Lessons Learned from Kenya’s Election

Kenya’s general election wasn’t perfect -- but it was peaceful. Here’s why.


As investors bite their nails over the latest Eurozone crisis in Cyprus, a different type of investment is paying off handsomely: Kenya’s elections passed largely without violence. 

This success was not just good luck. Well-prepared Kenyan institutions, global non-profit organizations like Mercy Corps, and governments from around the globe collaborated to help peace win the day. This result not only prevented significant human suffering: It also bolstered a stalwart ally of the West in the struggle against terrorism (Kenya is currently battling al-Shabab extremists from neighboring Somalia who could have exploited any violence to their own advantage) and protected a rapidly growing market for global exports. To be sure, many observers express skepticism regarding the election’s credibility and will not be pleased if the presumed winner, Uhuru Kenyatta, who is accused of fomenting violence in the last presidential elections, ultimately prevails. So far, however, any contested results will be challenged where they should be: in the courts, not through violence on the streets. 

Five years ago, Kenyans were not so fortunate. Violence surrounding the 2007 election, stoked by ethnic mobilization, led to more than 1,000 dead with 350,000 more displaced. The bloodshed cut Kenya’s tourism industry in half, and reduced Kenyan GDP growth by over half, from 6 percent to 2 percent, virtually overnight. These negative economic effects rippled throughout East Africa, as Kenya is a lynchpin economic and transportation hub, and have persisted for the past five years. 

A peaceful election required tremendous effort. Kenyan government and grassroots organizations implemented a nationwide early-warning and early response network to quell violence before it spread. Another Kenyan group monitored for hate speech. Political parties reminded their followers to defend the peace. Recently reformed police secured the polling places, religious leaders and local committees monitored and calmed tensions, and drama groups conducted mobile peace theaters. SMS texting technology facilitated a nation-wide public education campaign and was used to send calibrated peace messages to youths preparing to clash.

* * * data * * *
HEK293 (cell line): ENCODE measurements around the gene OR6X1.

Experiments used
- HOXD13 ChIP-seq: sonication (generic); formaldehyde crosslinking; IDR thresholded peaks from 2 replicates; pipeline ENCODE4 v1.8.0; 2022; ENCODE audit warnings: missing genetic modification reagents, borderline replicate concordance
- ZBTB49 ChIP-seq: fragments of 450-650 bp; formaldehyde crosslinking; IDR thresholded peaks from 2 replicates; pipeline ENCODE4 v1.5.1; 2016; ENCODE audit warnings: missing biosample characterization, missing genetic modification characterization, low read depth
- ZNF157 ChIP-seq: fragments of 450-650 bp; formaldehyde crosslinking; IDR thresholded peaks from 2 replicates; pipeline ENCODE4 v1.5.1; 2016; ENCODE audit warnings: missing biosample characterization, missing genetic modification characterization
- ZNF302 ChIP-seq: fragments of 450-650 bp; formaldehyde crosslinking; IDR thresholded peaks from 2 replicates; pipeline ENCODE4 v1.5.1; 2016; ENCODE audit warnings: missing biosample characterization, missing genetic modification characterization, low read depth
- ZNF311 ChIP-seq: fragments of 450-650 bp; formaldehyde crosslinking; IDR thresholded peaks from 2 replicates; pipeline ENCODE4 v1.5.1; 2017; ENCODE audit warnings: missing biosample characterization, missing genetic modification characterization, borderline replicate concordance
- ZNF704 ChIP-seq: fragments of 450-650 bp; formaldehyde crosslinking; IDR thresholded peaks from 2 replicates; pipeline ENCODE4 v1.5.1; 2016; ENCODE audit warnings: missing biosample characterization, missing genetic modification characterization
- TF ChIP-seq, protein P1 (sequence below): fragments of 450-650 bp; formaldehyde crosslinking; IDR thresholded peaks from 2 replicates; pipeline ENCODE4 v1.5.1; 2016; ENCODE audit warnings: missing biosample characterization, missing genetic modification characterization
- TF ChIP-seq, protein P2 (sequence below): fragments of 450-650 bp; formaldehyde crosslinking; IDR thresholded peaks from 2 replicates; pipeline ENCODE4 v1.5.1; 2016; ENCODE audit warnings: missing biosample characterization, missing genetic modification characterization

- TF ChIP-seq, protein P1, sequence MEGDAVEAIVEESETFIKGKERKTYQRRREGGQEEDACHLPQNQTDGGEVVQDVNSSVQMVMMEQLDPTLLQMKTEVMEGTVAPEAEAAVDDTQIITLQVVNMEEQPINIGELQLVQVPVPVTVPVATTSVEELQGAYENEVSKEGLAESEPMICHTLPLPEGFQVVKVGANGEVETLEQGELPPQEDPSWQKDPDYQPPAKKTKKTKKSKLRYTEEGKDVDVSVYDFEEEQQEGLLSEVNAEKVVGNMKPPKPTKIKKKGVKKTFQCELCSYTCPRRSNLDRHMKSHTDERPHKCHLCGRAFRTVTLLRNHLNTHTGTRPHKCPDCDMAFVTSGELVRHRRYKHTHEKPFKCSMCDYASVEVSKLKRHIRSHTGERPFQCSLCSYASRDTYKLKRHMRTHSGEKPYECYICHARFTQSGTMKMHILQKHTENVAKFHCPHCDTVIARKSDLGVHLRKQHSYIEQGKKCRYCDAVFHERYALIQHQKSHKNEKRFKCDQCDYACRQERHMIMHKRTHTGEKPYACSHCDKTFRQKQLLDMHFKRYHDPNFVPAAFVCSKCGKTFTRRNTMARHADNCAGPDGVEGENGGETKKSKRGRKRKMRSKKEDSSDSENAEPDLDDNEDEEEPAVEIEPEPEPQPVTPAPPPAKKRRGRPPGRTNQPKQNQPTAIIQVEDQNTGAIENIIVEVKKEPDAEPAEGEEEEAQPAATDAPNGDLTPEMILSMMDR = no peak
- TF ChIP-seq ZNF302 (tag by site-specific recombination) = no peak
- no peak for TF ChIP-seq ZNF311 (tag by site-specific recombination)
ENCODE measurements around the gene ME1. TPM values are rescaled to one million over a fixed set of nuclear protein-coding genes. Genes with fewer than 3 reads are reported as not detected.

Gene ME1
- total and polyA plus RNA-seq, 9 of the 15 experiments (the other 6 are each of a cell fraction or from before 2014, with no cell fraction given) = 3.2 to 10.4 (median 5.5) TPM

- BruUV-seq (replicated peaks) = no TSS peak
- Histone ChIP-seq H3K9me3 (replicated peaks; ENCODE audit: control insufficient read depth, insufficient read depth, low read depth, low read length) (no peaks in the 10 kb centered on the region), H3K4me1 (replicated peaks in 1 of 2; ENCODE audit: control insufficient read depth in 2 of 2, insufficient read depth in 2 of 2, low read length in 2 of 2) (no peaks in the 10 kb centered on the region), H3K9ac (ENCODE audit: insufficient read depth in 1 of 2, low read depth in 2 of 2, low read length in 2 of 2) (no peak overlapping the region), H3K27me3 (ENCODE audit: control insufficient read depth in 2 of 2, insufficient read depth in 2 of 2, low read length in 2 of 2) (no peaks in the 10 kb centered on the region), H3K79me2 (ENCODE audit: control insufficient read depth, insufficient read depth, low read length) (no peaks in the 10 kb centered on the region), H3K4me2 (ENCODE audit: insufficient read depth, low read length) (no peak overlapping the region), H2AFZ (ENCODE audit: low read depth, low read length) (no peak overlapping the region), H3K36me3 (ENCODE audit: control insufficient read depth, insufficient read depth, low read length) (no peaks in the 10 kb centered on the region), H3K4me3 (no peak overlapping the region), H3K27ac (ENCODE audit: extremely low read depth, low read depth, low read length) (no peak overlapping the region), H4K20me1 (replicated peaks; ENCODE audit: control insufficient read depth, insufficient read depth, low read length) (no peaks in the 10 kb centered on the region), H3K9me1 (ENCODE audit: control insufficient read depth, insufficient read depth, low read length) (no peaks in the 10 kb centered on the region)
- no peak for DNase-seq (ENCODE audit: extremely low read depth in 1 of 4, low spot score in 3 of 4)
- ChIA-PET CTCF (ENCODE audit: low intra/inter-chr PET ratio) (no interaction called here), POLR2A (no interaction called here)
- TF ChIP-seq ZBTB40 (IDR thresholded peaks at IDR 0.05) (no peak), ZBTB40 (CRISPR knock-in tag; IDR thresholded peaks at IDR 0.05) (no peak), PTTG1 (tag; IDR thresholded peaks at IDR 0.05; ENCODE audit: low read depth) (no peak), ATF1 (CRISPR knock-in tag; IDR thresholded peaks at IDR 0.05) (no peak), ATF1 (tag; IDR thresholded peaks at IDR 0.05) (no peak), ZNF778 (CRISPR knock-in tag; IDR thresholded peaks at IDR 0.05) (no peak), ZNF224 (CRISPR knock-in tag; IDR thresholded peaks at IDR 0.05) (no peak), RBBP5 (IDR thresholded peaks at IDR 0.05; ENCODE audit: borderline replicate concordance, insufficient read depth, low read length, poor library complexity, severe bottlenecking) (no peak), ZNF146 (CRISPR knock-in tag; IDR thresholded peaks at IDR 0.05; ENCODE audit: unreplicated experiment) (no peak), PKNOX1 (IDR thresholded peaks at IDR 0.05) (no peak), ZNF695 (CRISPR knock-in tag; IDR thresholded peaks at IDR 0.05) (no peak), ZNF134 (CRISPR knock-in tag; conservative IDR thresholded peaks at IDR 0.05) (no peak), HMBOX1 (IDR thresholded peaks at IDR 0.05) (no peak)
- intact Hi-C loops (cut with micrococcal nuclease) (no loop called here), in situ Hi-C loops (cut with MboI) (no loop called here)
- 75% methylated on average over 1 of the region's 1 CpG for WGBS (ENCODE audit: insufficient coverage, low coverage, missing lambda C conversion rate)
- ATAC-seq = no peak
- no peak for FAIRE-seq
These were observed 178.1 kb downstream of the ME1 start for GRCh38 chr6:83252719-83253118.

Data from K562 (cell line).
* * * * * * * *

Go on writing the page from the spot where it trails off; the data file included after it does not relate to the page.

Numerous international partners, ranging from the United Nations to the Electoral Institute for Sustainable Democracy in Africa, supported Kenya’s efforts. For instance, from the United States alone, the State Department’s Conflict and Stabilization Operations bureau and the U.S. Institute of Peace deployed teams to high-risk areas to assess conflict mitigation efforts. The U. S. Agency for International Development funded a large effort that mobilized youth against violence. 

The risk of violence was, and remains, very real. Observers have documented warning signs of violence, from stockpiled weapons to ethnic incitement, which was a root cause of earlier violence. Fearful families sent women and children to the farm or out of the country. Kenyan businesses closed in anticipation of violence, with economic repercussions across East Africa. Studies showing that previous bouts of electoral violence are strong predictors of repeated violence reinforced the need for prevention. 

Though it will take time to understand exactly what worked and why, the broad effort at conflict prevention succeeded, and the dividends of prevention are already evident. After the March 4 election, Kenya’s stock market soared, and GDP growth is expected to reach 6 percent again soon. Peaceful elections also saved millions of dollars worth of humanitarian assistance that would have been necessary to feed and house those who could have been displaced by violence. With East Africa’s largest economy, Kenya looks set to continue the economic growth that will restore the $7 billion dollars’ worth of losses since 2008. This, in turn, will lift many out of poverty, led by sustainable commercial growth rather than scarce aid dollars. 

The total cost of peace efforts in Kenya is shockingly low — less than a third the cost the military pays for a single joint strike fighter to leave the runway. If we can multiply conflict prevention savings in one country across the globe, the potential benefit is enormous. 

Though conflict prevention is cheap compared with alternatives, proving success is challenging. It is the classic dog that didn’t bark. In Kenya, some observers attribute peace to a political alliance between two tribes previously at loggerheads. Yet even with that alliance, indicators were present and a peaceful election was far from certain. What we know is that prevention efforts have worked well — at least so far. 

Though Kenya’s peaceful election is worth celebrating, it is too soon to declare victory. Violence could still return in Kenya. A court challenge to the razor-thin presidential results is generating anxiety, and the business sector is watching (a weakening shilling shows tension tied to a pending decision by the Supreme Court on the legality of the election). In addition, the team that appears to have won Kenya’s election is indicted by the International Criminal Court for allegations of stirring violence in the previous election and will face trials in The Hague later this year. Either of these events could revive ethnic tensions. Prevention efforts cannot rest. 

As the world prepares for a new round of critical elections — the 2014 presidential election in Afghanistan is just one example — it is worth learning the lessons from Kenya and focusing on conflict prevention. War is costly in so many ways. But investing in peace pays.

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